Good Food To Improve Your Mood

It’s not all doom and gloom - we can improve your mood with food!

Good Mood Food

The third Monday in January is known as Blue Monday and is supposed to be the most depressing day of the year. Not with our help, we hope - which is why we spoke to Priya Tew, a dietician, nutritionist and spokesperson for the British Dietetic Association, who'll be keep you smiling throughout Blue Monday and beyond.

"Our mood is affected by many things that we are unable to alter, but what we eat is one big variable we can take charge of," Priya explains. "When you eat and what you eat has a big impact on how you feel and on your energy levels."


Skipping meals leads to low blood sugar levels, which can leave you feeling tired, grumpy and craving sugar. Planning regular meals will avoid these danger points in the day. Choose foods that have a lower glyacemic index that will help fill you up and sustain energy levels for longer as they keep blood sugars stable. Try cooking with lentils and beans, choose oaty recipes like porridge or muesli and add a low fat yoghurt to your lunch box.


Wholegrain carbohydrates are lower in glyacemic index than white versions and also increase the amount of tryptophan (essential amino acid) that enters the brain, resulting in more mood-enhancing serotonin (the happy hormone) being produced. Include wholegrain bread, pasta, oats and wholegrain cereals at meals. Try adding pearl barley to soups or make a bulgur wheat salad.


Fruit and vegetables are always great to snack on, but also try to include some protein and wholegrain carbohydrates in your grazing. Great choices include oatcakes with hummus, slices of apple with a sprinkle of seeds or carrot sticks with cream cheese dip.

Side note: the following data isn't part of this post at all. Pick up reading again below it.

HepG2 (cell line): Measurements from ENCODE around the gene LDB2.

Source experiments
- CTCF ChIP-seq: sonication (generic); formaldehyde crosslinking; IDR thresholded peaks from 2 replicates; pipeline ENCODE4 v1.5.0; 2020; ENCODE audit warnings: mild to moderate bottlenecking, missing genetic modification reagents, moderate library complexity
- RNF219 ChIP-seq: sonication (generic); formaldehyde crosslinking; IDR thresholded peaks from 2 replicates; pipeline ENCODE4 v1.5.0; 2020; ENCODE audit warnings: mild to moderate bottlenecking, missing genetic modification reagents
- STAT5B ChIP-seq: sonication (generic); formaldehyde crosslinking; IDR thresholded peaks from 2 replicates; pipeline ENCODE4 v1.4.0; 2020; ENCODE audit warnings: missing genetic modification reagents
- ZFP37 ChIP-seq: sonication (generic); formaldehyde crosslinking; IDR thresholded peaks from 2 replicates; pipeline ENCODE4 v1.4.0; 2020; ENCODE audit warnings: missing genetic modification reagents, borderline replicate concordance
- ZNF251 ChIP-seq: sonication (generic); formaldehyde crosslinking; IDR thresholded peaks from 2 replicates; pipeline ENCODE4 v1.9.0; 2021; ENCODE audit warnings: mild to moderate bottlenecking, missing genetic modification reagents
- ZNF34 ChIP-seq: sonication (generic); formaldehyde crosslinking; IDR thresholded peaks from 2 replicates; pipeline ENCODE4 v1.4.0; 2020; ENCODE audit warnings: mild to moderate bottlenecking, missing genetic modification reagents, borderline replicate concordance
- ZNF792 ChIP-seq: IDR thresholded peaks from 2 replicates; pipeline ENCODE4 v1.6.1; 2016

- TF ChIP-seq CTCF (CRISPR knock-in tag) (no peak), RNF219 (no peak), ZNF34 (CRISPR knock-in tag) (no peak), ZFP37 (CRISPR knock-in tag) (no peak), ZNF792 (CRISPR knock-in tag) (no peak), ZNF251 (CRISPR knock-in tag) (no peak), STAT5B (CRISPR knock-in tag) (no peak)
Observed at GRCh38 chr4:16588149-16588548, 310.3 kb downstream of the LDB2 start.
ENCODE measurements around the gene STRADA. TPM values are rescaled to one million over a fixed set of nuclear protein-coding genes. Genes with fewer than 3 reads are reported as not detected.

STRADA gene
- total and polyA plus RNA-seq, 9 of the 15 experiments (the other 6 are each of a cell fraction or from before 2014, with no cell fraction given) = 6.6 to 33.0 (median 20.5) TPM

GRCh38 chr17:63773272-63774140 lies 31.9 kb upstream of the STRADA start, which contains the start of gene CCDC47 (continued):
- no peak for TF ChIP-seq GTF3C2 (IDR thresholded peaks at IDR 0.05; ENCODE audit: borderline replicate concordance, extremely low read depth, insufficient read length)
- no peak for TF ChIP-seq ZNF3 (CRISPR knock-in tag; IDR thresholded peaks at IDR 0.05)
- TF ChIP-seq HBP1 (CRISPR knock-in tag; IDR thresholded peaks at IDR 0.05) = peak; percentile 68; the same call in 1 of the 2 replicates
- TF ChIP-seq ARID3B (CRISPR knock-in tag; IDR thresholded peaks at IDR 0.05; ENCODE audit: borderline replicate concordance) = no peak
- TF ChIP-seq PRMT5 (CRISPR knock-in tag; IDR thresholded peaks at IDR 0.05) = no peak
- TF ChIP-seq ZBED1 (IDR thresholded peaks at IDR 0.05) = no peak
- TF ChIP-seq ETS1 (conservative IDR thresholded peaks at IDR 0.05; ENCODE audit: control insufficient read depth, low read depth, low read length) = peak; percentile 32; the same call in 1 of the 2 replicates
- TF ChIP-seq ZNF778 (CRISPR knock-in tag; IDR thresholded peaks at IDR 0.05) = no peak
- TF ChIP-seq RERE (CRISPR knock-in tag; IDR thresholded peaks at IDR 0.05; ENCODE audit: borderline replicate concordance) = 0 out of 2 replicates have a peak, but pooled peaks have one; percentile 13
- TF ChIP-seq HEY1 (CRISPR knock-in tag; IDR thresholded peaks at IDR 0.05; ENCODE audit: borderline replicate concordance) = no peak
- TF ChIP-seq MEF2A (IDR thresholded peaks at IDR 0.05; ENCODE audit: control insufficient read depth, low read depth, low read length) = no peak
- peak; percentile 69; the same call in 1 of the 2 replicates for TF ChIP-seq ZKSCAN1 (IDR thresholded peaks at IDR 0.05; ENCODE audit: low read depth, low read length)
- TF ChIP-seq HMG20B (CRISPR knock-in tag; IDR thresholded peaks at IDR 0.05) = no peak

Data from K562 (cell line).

After exercise you need to replenish your glycogen stored, repair muscles and rehydrate. Milk is an excellent way to do this; have a glass or make a milkshake straight after exercise. Then have a meal or snack rich in carbohydrate and protein one or two hours after exercise. Try chicken with pasta and vegetables or a tuna salad sandwich.


The Mediterranean diet contains plenty of fruit, vegetables, nuts, fish, olive oil, cereals and some red wine (go on, treat yourself) - and eating these foods is associated with better mental health scores. So making sure you are meeting the five-a-day recommendation for fruit and veggies, go wholegrain with your cereals and sticking to healthy fats such as olive oil, oily fish and nuts can really work!


Eating more B vitamins will help improve energy levels and lift your mood. Thiamine (B1) is reported to improve mood, increase energy levels and help with better cognitive function. Eating more green vegetables, sunflower seeds, cashew nuts, almonds, strawberries, tomatoes and peppers will boost your B vitamin levels and wholegrain cereals are also fortified with these nutrients.

The British Dietetic Association is the professional association for registered dieticians in Great Britain and Northern Ireland. It is the nation's largest organisation of food and nutrition professionals.